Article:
There is a growing need for scalable semantic web repositories which support inference and provide efficient queries. There is also a growing interest in representing uncertain knowledge in semantic web datasets and ontologies. In this paper, I present a bit vector schema specifically designed for RDF (Resource Description Framework) datasets. I propose a system for materializing and storing inferred knowledge using this schema. I show experimental results that demonstrate that this solution simplifies inference queries and drastically improves results. I also propose and describe a solution for materializing and persisting uncertain information and probabilities. Thresholds and bit vectors are used to provide efficient query access to this uncertain knowledge. My goal is to provide a semantic web repository that supports knowledge inference, uncertainty reasoning, and Bayesian networks, without sacrificing performance or scalability.
Models for collecting and aggregating categorical data on crowdsourcing platforms typically fall into two broad categories: those assuming agents honest and consistent but with heterogeneous error rates, and those assuming agents strategic and seek to maximize their expected reward. The former often leads to tractable aggregation of elicited data, while the latter usually focuses on optimal elicitation and does not consider aggregation. In this paper, we develop a Bayesian model, wherein agents have differing quality of information, but also respond to incentives. Our model generalizes both categories and enables the joint exploration of optimal elicitation and aggregation. This model enables our exploration, both analytically and experimentally, of optimal aggregation of categorical data and optimal multiple-choice interface design.
This paper discusses a target tracking problem in which no dynamic mathematical model is explicitly assumed. A nonlinear filter based on the fuzzy If-then rules is developed. A comparison with a Kalman filter is made, and empirical results show that the performance of the fuzzy filter is better. Intensive simulations suggest that theoretical justification of the empirical results is possible.
To appear in Theory and Practice of Logic Programming (TPLP), 2008. We are researching the interaction between the rule and the ontology layers of the Semantic Web, by comparing two options: 1) using OWL and its rule extension SWRL to develop an integrated ontology/rule language, and 2) layering rules on top of an ontology with RuleML and OWL. Toward this end, we are developing the SWORIER system, which enables efficient automated reasoning on ontologies and rules, by translating all of them into Prolog and adding a set of general rules that properly capture the semantics of OWL. We have also enabled the user to make dynamic changes on the fly, at run time. This work addresses several of the concerns expressed in previous work, such as negation, complementary classes, disjunctive heads, and cardinality, and it discusses alternative approaches for dealing with inconsistencies in the knowledge base. In addition, for efficiency, we implemented techniques called extensionalization, avoiding reanalysis, and code minimization.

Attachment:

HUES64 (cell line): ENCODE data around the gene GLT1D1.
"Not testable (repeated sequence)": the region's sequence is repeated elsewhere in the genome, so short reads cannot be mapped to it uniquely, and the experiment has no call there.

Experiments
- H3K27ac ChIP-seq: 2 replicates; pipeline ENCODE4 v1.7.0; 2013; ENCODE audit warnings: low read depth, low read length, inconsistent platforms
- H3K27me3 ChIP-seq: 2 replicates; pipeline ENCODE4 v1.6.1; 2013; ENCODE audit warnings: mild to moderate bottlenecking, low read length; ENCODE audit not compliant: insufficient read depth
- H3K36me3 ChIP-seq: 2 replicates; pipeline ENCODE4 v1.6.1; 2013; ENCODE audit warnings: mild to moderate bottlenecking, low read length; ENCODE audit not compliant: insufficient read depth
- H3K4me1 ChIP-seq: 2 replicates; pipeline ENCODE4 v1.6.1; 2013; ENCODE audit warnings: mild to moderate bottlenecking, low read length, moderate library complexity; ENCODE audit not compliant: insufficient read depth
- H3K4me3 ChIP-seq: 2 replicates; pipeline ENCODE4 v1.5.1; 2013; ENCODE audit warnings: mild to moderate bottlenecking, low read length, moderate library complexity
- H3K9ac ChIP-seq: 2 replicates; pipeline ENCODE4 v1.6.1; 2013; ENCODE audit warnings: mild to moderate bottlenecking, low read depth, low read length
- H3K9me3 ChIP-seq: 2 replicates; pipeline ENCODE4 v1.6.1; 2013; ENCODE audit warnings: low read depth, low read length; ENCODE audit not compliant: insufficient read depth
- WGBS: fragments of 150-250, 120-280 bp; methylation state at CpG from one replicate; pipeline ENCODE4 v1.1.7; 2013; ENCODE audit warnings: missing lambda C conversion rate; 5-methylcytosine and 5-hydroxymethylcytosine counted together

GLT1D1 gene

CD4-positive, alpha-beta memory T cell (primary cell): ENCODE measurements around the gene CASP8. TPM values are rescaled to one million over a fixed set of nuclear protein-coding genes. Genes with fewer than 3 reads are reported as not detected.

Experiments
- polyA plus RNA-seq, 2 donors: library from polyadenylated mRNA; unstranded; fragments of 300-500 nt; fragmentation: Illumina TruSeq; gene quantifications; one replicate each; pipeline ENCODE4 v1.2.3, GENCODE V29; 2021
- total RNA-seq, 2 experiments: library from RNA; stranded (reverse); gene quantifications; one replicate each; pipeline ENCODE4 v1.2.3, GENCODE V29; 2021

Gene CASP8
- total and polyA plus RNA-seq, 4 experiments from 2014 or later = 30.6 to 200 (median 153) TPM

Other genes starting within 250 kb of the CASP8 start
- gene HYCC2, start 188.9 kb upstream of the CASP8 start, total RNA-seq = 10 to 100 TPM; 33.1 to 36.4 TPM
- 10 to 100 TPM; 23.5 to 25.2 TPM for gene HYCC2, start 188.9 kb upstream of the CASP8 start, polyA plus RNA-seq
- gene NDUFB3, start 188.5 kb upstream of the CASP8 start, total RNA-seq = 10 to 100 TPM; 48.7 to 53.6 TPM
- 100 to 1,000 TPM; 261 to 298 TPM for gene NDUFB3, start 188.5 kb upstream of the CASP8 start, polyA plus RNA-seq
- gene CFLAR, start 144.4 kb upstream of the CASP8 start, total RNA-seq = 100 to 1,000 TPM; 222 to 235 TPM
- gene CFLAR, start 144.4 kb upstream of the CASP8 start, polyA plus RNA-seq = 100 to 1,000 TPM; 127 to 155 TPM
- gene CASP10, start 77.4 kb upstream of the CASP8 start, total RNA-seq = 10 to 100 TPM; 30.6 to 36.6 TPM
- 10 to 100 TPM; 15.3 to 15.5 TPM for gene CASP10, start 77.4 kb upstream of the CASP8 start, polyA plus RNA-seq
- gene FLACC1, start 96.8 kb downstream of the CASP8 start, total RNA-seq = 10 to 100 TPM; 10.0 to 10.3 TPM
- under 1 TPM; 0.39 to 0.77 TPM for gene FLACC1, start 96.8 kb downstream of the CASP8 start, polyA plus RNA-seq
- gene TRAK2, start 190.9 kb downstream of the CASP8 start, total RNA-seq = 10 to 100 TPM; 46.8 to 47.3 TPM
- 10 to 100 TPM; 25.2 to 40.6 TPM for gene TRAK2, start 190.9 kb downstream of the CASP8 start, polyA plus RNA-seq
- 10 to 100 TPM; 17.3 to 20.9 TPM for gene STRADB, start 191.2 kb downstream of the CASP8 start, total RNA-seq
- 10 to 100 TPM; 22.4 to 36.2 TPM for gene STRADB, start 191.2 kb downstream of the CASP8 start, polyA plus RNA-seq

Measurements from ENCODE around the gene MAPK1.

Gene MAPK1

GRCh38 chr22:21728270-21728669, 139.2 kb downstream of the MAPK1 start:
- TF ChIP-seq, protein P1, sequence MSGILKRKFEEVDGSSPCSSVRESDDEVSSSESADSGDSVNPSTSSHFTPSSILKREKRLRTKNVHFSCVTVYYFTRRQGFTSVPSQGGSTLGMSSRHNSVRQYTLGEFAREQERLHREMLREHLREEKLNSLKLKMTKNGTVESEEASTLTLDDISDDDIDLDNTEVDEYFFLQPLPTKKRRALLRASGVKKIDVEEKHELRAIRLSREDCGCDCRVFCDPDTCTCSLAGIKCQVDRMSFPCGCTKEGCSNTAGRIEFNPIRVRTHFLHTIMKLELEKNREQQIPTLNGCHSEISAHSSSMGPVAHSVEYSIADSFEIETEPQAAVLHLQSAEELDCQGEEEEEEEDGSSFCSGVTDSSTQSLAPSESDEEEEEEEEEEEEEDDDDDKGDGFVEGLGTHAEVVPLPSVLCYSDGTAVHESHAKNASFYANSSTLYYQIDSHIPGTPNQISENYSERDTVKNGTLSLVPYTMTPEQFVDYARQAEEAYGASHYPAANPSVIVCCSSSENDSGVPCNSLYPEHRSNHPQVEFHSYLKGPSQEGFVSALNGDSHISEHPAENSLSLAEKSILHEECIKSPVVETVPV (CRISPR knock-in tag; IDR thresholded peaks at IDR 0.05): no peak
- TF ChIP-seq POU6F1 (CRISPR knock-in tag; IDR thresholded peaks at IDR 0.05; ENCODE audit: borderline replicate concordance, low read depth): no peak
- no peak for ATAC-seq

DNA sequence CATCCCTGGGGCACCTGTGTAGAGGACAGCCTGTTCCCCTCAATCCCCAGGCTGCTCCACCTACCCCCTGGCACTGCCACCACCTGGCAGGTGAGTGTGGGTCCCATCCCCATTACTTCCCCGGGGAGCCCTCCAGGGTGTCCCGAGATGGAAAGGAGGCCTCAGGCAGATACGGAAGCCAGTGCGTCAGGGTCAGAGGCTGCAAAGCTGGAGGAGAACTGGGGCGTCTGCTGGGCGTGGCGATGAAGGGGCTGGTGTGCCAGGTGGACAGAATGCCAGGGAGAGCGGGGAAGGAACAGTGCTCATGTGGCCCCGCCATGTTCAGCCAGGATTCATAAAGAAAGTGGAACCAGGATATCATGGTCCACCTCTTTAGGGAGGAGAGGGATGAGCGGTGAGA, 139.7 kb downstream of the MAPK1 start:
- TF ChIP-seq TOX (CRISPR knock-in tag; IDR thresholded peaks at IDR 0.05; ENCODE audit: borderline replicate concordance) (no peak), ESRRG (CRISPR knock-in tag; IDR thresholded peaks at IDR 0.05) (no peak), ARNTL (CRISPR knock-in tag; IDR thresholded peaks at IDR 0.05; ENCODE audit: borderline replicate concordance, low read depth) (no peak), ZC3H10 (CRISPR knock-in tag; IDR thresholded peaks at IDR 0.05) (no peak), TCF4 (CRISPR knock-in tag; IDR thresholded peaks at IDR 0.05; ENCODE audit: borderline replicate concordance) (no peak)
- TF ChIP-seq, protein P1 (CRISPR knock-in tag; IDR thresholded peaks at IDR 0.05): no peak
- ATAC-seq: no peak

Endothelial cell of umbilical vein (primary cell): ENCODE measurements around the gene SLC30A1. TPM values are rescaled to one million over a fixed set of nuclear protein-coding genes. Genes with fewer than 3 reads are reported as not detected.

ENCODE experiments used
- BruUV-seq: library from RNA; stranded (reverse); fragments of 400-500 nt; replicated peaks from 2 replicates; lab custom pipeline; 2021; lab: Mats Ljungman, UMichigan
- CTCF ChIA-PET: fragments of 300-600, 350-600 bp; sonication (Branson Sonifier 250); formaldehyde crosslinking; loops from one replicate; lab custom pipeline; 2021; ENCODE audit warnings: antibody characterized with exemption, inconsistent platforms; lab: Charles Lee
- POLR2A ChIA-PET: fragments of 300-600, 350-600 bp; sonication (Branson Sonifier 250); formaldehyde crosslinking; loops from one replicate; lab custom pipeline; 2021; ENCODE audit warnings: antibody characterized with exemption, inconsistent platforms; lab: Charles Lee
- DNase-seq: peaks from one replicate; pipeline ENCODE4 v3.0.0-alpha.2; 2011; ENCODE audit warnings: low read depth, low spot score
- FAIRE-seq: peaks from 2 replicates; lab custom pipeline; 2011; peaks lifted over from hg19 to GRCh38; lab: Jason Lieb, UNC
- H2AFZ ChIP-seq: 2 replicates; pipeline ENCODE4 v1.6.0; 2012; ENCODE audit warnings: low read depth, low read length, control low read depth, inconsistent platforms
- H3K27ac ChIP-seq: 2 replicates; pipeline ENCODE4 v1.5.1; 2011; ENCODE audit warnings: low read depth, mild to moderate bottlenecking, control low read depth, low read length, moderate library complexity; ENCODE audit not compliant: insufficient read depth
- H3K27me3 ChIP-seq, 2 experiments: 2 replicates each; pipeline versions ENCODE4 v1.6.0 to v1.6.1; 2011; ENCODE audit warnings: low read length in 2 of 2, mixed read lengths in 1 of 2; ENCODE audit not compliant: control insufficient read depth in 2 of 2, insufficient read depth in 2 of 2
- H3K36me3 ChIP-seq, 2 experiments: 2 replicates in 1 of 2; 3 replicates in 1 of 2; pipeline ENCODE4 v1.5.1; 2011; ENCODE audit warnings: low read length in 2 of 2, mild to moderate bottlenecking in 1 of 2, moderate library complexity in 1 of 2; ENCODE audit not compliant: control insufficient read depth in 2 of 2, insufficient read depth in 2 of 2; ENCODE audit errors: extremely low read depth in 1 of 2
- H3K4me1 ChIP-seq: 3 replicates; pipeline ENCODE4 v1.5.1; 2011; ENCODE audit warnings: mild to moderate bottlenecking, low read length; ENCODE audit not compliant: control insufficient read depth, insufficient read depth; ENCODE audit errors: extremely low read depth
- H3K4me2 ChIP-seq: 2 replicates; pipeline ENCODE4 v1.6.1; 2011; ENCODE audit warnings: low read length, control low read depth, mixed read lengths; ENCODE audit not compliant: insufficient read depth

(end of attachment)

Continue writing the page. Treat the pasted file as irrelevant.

The most widely accepted defining feature of the semantic web is machine-usable content. By this definition, the semantic web is already manifest in shopping agents that automatically access and use web content to find the lowest air fares or book prices. However, where are the semantics? Most people regard the semantic web as a vision, not a reality -- so shopping agents should not "count." To use web content, machines need to know what to do when they encounter it, which, in turn, requires the machine to know what the content means (that is, its semantics). The challenge of developing the semantic web is how to put this knowledge into the machine. The manner in which it is done is at the heart of the confusion about the semantic web. The goal of this article is to clear up some of this confusion. I explain that shopping agents work in the complete absence of any explicit account of the semantics of web content because the meaning of the web content that the agents are expected to encounter can be determined by the human programmers who hardwire it into the web application software. I therefore regard shopping agents as a degenerate case of the semantic web. I note various shortcomings of this approach. I conclude by presenting some ideas about how the semantic web will likely evolve.